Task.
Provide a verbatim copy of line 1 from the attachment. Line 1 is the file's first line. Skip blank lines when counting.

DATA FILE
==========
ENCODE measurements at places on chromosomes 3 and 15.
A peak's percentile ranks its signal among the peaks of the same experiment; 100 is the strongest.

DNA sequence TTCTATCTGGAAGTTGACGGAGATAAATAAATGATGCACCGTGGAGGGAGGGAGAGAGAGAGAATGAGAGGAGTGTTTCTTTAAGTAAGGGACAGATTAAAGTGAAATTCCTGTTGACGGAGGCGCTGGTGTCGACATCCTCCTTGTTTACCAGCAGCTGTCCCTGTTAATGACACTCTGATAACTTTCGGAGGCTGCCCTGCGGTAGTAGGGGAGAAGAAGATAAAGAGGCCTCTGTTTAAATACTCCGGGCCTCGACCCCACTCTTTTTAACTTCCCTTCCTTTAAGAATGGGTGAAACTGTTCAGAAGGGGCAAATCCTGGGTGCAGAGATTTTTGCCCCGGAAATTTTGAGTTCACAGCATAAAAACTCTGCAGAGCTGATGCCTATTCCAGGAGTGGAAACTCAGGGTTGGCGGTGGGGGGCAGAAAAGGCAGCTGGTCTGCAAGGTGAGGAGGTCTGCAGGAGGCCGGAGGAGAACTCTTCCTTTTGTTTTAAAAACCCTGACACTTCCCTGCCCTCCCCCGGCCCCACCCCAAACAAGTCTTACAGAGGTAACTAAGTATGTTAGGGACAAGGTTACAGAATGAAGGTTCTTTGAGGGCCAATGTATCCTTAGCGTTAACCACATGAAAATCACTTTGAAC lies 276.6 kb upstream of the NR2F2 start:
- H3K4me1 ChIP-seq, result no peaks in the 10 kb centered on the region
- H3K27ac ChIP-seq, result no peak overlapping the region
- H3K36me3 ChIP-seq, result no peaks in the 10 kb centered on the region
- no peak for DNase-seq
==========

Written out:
ENCODE measurements at places on chromosomes 3 and 15.